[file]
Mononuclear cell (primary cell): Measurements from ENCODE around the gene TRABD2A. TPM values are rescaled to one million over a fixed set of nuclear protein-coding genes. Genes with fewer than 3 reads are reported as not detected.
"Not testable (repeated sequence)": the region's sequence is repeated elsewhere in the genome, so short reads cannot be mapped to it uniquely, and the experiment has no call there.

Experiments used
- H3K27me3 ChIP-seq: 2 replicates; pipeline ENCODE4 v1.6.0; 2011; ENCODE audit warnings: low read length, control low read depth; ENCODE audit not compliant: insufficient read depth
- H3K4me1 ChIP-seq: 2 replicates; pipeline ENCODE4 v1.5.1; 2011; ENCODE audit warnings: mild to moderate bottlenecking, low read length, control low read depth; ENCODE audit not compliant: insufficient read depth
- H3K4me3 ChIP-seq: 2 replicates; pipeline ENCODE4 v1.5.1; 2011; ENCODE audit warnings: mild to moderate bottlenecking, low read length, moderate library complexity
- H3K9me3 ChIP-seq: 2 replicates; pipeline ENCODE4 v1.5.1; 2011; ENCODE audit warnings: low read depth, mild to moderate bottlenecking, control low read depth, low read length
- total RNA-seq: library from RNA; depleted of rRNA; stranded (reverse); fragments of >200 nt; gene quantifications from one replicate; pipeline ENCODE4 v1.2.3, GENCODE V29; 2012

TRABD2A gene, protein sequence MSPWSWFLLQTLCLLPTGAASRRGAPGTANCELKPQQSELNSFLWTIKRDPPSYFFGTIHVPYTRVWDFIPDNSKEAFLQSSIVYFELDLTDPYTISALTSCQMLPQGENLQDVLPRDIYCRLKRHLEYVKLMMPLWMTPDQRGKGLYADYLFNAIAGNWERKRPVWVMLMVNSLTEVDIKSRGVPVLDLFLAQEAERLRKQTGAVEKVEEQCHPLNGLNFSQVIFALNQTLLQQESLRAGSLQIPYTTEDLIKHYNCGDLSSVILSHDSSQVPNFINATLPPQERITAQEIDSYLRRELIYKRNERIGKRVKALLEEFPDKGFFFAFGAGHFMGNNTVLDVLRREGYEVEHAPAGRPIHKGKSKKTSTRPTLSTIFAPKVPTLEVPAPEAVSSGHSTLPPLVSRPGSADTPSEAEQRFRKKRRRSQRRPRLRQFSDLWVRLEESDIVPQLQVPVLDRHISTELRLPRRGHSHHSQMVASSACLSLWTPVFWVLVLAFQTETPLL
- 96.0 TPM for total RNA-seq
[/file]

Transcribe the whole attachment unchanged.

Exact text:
Mononuclear cell (primary cell): Measurements from ENCODE around the gene TRABD2A. TPM values are rescaled to one million over a fixed set of nuclear protein-coding genes. Genes with fewer than 3 reads are reported as not detected.
"Not testable (repeated sequence)": the region's sequence is repeated elsewhere in the genome, so short reads cannot be mapped to it uniquely, and the experiment has no call there.

Experiments used
- H3K27me3 ChIP-seq: 2 replicates; pipeline ENCODE4 v1.6.0; 2011; ENCODE audit warnings: low read length, control low read depth; ENCODE audit not compliant: insufficient read depth
- H3K4me1 ChIP-seq: 2 replicates; pipeline ENCODE4 v1.5.1; 2011; ENCODE audit warnings: mild to moderate bottlenecking, low read length, control low read depth; ENCODE audit not compliant: insufficient read depth
- H3K4me3 ChIP-seq: 2 replicates; pipeline ENCODE4 v1.5.1; 2011; ENCODE audit warnings: mild to moderate bottlenecking, low read length, moderate library complexity
- H3K9me3 ChIP-seq: 2 replicates; pipeline ENCODE4 v1.5.1; 2011; ENCODE audit warnings: low read depth, mild to moderate bottlenecking, control low read depth, low read length
- total RNA-seq: library from RNA; depleted of rRNA; stranded (reverse); fragments of >200 nt; gene quantifications from one replicate; pipeline ENCODE4 v1.2.3, GENCODE V29; 2012

TRABD2A gene, protein sequence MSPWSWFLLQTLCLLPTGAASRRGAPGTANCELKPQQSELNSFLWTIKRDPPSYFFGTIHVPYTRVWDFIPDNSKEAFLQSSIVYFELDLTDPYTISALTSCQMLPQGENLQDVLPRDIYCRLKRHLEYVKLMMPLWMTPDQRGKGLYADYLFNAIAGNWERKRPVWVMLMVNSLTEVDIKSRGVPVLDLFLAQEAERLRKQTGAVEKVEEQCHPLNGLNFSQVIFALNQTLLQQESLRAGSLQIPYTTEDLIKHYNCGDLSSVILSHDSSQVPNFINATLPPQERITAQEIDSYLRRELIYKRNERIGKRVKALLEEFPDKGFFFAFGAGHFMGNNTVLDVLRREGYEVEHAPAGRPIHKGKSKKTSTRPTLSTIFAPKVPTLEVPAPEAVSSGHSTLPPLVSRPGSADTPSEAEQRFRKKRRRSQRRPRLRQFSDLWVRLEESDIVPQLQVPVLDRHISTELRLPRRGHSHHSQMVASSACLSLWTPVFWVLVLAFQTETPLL
- 96.0 TPM for total RNA-seq